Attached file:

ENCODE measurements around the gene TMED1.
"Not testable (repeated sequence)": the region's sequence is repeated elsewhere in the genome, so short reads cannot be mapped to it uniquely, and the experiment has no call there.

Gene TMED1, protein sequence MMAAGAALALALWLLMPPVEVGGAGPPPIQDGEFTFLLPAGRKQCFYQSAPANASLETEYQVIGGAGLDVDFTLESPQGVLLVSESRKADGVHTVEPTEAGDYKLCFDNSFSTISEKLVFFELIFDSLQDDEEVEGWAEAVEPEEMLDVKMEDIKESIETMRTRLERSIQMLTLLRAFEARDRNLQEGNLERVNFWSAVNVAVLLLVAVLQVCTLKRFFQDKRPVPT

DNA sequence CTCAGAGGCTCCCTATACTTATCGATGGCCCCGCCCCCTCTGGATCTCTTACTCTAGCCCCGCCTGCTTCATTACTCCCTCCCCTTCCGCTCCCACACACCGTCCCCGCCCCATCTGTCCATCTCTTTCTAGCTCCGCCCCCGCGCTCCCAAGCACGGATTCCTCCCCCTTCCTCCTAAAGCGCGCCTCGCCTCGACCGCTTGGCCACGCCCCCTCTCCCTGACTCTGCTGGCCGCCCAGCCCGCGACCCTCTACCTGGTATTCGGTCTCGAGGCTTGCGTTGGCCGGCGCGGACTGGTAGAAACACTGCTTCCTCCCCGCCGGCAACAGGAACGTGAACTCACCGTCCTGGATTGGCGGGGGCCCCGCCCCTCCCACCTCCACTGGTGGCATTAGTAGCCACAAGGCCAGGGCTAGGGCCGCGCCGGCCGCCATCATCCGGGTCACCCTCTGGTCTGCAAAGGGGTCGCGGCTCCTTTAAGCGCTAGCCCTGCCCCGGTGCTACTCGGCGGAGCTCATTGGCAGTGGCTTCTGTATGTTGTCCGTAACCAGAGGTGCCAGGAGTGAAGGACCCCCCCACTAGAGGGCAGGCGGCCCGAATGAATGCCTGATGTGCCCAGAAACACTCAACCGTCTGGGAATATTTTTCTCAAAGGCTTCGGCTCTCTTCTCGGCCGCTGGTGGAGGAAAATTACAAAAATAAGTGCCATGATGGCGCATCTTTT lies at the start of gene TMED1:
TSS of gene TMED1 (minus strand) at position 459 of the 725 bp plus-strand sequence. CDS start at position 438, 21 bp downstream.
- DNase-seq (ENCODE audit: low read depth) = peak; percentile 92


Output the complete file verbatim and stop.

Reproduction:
ENCODE measurements around the gene TMED1.
"Not testable (repeated sequence)": the region's sequence is repeated elsewhere in the genome, so short reads cannot be mapped to it uniquely, and the experiment has no call there.

Gene TMED1, protein sequence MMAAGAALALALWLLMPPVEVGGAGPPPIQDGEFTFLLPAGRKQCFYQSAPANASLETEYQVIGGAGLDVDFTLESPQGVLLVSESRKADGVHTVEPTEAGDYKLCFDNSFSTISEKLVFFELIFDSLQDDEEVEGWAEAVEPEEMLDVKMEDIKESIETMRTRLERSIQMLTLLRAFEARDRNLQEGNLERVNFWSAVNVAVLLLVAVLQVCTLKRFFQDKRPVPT

DNA sequence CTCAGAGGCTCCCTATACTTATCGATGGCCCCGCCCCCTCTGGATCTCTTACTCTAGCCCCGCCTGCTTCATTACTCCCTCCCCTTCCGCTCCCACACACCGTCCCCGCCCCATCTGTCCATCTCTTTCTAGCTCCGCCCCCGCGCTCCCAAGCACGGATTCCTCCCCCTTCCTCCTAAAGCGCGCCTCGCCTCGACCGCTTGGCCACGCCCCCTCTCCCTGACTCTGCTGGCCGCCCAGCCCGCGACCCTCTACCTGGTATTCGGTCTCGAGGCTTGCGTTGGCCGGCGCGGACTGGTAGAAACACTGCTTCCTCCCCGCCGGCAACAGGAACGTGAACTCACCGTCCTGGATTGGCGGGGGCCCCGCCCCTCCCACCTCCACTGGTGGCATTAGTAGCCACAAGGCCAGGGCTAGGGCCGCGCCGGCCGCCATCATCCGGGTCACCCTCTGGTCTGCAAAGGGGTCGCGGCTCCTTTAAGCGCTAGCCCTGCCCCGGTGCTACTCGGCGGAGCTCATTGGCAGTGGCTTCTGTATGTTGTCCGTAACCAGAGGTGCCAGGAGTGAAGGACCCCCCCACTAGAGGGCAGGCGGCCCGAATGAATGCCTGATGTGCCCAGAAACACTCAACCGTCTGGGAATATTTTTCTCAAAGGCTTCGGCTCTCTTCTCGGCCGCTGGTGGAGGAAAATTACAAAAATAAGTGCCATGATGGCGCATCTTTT lies at the start of gene TMED1:
TSS of gene TMED1 (minus strand) at position 459 of the 725 bp plus-strand sequence. CDS start at position 438, 21 bp downstream.
- DNase-seq (ENCODE audit: low read depth) = peak; percentile 92